Consumer Lays Complaint With Commerce Commission
MEDIA RELEASE 6 June 2008
Consumer Lays Complaint With Commerce Commission Over Sunscreens
Consumer NZ has today laid a complaint with the Commerce Commission over what it believes to be misleading claims made by the Cancer Society on two of its sunscreens, and on an Australian sunscreen widely available in New Zealand called SunSense Ultra.
The complaint follows Consumer NZ-commissioned testing of 10 of the country’s most popular sunscreens to see if they met their sun protection factor (SPF) 30+ claims. A Cancer Society Roll-On Sunscreen reached only an average 28.5 SPF, its new formula Sunscreen with Insect Repellent failed the Broad Spectrum test and the SunSense Ultra sunscreen reached only an average 25.5 SPF.
Consumer NZ had asked for the products to be recalled but the Cancer Society and the makers of SunSense Ultra, Ego Pharmaceuticals have refused, both citing what they say are problems with the testing regimen. In the case of SunSense, the maker blames “variations of human skin, product application, solar simulators and inter-laboratory testing”.
Consumer NZ absolutely rejects this. The sunscreens it commissioned for testing were to the standard, on 10 human subjects. CEO Sue Chetwin said the test standard was tightly controlled, including strict guidelines for application and equipment, a reference sunscreen, and tight controls on variation between subjects. “This is the same standard of testing that both Ego and the Cancer Society used to gain their original SPF 30+ rating.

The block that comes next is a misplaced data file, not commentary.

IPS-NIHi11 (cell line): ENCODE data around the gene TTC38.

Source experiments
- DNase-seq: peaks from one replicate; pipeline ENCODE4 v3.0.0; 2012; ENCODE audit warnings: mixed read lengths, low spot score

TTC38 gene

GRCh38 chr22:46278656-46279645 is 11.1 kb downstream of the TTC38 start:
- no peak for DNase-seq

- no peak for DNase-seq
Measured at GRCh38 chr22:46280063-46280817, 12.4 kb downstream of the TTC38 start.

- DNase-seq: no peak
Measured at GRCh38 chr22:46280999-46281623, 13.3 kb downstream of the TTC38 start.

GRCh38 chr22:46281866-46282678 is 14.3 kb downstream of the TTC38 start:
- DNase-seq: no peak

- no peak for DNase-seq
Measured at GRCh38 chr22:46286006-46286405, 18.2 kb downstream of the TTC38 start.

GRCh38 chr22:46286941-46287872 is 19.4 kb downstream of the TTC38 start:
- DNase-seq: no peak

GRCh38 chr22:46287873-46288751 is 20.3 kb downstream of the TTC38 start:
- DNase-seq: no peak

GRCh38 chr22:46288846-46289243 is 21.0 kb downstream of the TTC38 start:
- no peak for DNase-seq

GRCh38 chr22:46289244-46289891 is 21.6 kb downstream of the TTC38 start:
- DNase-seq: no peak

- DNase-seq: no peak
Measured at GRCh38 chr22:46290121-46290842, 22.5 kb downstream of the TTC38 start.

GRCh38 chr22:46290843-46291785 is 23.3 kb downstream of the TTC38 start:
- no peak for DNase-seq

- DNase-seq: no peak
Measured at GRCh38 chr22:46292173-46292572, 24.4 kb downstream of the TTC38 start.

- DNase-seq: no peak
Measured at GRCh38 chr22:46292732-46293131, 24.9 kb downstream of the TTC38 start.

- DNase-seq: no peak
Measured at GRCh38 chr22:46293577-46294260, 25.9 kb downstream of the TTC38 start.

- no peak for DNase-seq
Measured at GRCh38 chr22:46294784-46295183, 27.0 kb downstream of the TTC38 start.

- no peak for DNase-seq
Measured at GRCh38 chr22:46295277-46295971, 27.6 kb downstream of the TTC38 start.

“The lab Consumer NZ used for testing was one of only two in Australasia which is able to do this kind of testing and we stand by the results,” Chetwin said.
Ego said it had test data from the only other lab, the Australian Photobiology Testing Facility, which showed its SunSense Ultra had an average SPF of 32. Consumer has asked the maker when that test was done. In an earlier test this year of the Cancer Society’s Trigger Spray which also failed to meet its SPF 30+ claim, Consumer learned the SPF had not been tested to the standard since 2001.
“We believe that this is a flaw in the Therapeutic Goods Administration’s regulations. While the active ingredients are regularly monitored, there seems to be no further testing of their protection once they are on shop shelves.”
Consumer is also concerned that the Australian/New Zealand standard for sunscreens is not compulsory here, though it is in Australia. Consumer is urging the government to reclassify sunscreens as therapeutic products rather than as cosmetics, so that any claims about protection have to be supported by evidence.